This got me thinking about football, and how it is the most variable sport in terms of weather.  At least in terms of the American sports.  Basketball and hockey are played indoors in climate controlled environs.  Yes, some arenas are warmer than others and that affects ice conditions and the grip on the basketball and all.  But still, you know the court is getting a wipedown every ten seconds and the ice is resurfaced between periods.  In baseball, if the weather is bad the game is called.  Yes, sometimes there’s rain, and it changes the complexion of the game.  But fans complain when it’s more than a drizzle, and bemoan the slip-and-slide version of America’s Passtime as “not real baseball.

Yet in football, games are played when temperatures range from 5 degrees up to 90.  In driving rain.  In ice, sweltering heat, wind storms.  It took an Act of God to get football to stop in New Orleans for a season, for goodness sake.  And only because the stadium was destroyed.  The Patriots/Cardinals tilt in Foxboro yesterday was technically as much of a football game as all the ones played in the Arizona desert.  Yet the Cardinals couldn’t actually play.  What they did against the Pats wasn’t football.  But I don’t hear any complaints.  It’s just part of the game, really.  The sheer variability of conditions.  And in that regard, football is the most unique of all sports.  Just imagine baseball being played in an irregularly shaped rock quarry for two weeks out of the year.  Or basketball hoops increased by six inches in diameter every third game.  That is how much the weather affects football, yet each game still falls within the realm of football.

Just something to think about while you’re watching these giant men freeze on the sidelines.

December 16, 2008

The Patriots Still Have A Chance!?

Filed under: Football — Tags: , , , , , — Willis @ 10:40 am

With only 2 more weeks left in the 2008 NFL regular season, now is the time to start planning the playoff match ups. Well, the New England Patriots (my home team) are 9-5 and have a bit of a tough road ahead.

How tough? Tough enough that it may be out of their hands. Boston.com (Boston Globe) blog writer Eric Wilbur outlined most of the scenarios:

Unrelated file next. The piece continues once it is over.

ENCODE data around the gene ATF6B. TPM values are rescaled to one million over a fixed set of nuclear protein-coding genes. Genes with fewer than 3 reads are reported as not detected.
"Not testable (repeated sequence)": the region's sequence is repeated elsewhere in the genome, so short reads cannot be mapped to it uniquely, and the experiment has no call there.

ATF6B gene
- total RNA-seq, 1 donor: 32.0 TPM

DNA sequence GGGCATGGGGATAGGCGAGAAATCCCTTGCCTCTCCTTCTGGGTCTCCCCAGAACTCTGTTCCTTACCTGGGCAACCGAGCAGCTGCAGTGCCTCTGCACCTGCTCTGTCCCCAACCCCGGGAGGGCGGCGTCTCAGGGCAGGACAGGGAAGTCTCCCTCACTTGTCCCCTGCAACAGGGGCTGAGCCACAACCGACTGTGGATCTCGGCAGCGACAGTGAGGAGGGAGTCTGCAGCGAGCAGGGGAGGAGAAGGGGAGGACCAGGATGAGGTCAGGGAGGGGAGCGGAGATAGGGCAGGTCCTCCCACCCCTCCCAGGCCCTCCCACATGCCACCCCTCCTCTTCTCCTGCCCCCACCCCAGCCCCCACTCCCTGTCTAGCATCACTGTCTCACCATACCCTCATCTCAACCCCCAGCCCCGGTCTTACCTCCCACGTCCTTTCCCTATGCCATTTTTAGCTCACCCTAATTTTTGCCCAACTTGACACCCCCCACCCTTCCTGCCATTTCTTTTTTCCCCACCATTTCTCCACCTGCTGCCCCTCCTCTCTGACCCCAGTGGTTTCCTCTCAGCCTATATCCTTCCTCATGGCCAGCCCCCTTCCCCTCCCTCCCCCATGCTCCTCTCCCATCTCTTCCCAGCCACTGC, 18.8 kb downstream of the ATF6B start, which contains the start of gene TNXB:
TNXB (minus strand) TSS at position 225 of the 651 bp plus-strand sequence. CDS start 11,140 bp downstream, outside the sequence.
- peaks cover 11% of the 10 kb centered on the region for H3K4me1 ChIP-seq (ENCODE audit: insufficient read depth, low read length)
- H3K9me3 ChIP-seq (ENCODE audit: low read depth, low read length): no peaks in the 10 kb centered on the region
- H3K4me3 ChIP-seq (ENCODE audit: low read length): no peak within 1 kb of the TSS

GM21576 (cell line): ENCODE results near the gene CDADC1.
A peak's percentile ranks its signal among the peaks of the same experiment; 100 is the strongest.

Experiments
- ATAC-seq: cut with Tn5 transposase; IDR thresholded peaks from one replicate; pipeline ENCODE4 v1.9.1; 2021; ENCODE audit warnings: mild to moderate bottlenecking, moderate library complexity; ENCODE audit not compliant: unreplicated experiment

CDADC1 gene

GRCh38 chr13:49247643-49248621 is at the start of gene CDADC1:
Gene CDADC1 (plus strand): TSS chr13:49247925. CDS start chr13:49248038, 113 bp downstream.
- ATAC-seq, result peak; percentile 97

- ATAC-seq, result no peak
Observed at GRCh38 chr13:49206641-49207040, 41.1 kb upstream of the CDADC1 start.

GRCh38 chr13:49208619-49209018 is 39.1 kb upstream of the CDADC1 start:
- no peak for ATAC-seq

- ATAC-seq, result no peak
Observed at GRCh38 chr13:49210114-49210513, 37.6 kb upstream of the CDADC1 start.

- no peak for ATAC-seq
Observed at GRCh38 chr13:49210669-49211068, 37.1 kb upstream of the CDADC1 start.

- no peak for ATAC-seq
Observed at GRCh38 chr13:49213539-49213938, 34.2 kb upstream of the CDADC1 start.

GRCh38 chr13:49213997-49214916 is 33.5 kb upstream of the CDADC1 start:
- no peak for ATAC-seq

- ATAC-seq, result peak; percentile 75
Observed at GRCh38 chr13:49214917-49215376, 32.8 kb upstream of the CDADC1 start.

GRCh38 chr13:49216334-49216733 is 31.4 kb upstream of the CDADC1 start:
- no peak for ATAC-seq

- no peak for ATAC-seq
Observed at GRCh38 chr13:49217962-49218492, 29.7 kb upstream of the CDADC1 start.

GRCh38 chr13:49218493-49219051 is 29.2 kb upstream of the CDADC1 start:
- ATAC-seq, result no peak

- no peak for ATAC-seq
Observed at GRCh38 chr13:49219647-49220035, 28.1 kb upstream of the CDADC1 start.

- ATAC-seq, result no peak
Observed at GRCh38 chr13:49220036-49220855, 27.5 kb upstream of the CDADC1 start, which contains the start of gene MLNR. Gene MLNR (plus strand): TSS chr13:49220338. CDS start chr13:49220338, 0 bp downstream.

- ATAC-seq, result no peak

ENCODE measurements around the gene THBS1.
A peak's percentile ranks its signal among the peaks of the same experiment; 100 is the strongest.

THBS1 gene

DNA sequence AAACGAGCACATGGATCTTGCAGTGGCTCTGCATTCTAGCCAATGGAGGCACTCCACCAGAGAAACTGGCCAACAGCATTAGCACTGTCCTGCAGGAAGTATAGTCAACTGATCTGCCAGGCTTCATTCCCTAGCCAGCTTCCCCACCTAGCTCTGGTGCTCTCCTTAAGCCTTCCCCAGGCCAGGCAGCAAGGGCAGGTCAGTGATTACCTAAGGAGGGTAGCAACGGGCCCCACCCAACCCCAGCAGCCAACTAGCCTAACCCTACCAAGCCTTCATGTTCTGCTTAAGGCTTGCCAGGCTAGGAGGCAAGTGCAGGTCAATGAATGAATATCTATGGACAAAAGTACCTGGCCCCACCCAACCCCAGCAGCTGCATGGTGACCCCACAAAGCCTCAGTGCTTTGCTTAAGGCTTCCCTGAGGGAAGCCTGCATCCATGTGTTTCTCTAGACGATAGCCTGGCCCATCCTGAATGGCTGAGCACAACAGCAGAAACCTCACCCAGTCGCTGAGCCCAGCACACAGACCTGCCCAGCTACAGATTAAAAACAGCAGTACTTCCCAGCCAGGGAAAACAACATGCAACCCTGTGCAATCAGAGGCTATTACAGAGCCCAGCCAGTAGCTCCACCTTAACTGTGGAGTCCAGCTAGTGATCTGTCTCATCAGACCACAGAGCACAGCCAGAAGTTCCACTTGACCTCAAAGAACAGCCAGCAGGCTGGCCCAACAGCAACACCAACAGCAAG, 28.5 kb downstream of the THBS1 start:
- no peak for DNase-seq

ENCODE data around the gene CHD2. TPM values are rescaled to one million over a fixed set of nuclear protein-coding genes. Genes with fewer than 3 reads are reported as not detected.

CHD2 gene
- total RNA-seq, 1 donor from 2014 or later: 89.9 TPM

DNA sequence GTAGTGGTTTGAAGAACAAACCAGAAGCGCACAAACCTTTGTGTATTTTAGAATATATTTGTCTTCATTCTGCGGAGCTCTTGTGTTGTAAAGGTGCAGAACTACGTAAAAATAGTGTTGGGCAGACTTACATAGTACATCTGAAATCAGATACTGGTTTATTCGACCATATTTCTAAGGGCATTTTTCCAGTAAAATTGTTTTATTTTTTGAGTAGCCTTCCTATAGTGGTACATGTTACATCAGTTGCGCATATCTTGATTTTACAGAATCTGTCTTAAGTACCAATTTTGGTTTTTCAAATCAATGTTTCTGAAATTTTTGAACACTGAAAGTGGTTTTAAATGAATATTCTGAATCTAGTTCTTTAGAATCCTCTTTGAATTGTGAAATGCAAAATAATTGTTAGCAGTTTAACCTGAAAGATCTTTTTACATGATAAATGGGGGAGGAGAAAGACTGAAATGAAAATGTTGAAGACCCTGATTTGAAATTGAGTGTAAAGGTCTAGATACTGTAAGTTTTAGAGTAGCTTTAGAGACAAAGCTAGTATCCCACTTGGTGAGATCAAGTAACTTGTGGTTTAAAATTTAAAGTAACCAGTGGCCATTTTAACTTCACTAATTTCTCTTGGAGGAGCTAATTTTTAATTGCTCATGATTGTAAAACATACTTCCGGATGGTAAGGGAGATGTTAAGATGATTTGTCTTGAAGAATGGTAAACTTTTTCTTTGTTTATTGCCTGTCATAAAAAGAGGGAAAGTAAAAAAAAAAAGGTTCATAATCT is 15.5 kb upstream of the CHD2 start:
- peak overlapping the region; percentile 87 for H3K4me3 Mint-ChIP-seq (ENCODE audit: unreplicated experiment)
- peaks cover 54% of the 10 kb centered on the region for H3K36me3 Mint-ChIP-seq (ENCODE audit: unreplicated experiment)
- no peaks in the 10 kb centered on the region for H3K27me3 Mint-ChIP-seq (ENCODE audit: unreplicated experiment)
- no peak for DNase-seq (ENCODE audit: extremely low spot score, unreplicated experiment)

If the Patriots go 2-0 over their final 2 games:

  • The Pats can win the AFC East if they win their final two games against Arizona (at home) and Buffalo (on the road) and both the Jets (at Seattle) and Dolphins (at Kansas City) lose next weekend (the Jets and Dolphins play each other in Week 17).
    The Pats can win the AFC East by winning their final two games against Arizona and Buffalo and the Jets and Dolphins both go 1-1 over their final two games.
  • If all three teams win next weekend, and the Pats beat the Bills in Week 17, the Jets-Dolphins game on the final Sunday of the season has to end in a tie for the Patriots to win the East.
  • If the Patriots win their two remaining games and the Ravens lose one of their next two games (in Dallas next week and at home vs. Jacksonville in Week 17), New England is in as the wild card. Print the shirts.
  • If the Pats win out, and the Colts manage to go 0-2 vs. the Jaguars and Titans, the Patriots are in, however unlikely that scenario might seem.

If the Patriots go 1-1 over their final 2 games:

  • If New England loses to either the Cardinals or the Bills, they need Baltimore to drop both of its remaining games to win the wild card.
  • The Patriots would need this nifty little scenario to win the East: Dolphins lose to Chiefs AND Jets lose to Seattle AND Jets-Dolphins game ends in a tie. Like those odds?
  • There’s one final possibility here, albeit a very confusing one: If either the Jets or Dolphins lose their last two games; and if the Patriots lose to the Cardinals and beat the Bills; and if the Ravens beat the Cowboys and lose to the Jaguars; New England and Baltimore would have the same record (10-6), and the same record within the conference (7-5) — which is the first tiebreaker in a wild card scenario since the teams did not face each other this season. Complicating matters is that, if our math is right, they would also be tied in the next tiebreaker — record against common opponents. So that means it could come down to strength of victory.

Now what Mr. “Professional Blogger” Wilbur fails to mention are some of the less mainstream methods the patriots are taking to gain a playoff birth:

  • Patriots “Diamond In The Rough” Randy Moss has been sent to the Arabian deserts to find a genie in a lamp. Where they will wish for a pair of Jets losses.
  • Belichick has been reluctant to use it due to the disastrous effects it had on Brady earlier this season, but he has 1 more Monkey Paw wish remaining.
  • I’ve gotten word that there are a couple personal ads looking for some lonely virgins who enjoy rituals to meat someone in Foxboro, MA.
  • A letter has been sent to Diddy, asking him to say that the Patriots will be in the postseason. Perhaps this is putting too much faith in commercials, but every avenue is being covered.

This is all that I have uncovered, but if you have heard anything, please post in the comments or let me know via contact form.

This is very important for the Patriots because they could very well miss the postseason for the first time in six years even with 11 wins. And teams like Arizona and Denver could get in with an 8-8 record. Yes the very same Denver team that the Patriots destroyed 41-7 earlier this season. And the very same Arizona that will likely get destroyed on Sunday.

Whatever path that Patriots follow, I guess I have to root for the Cowboys on Saturday. Ugh.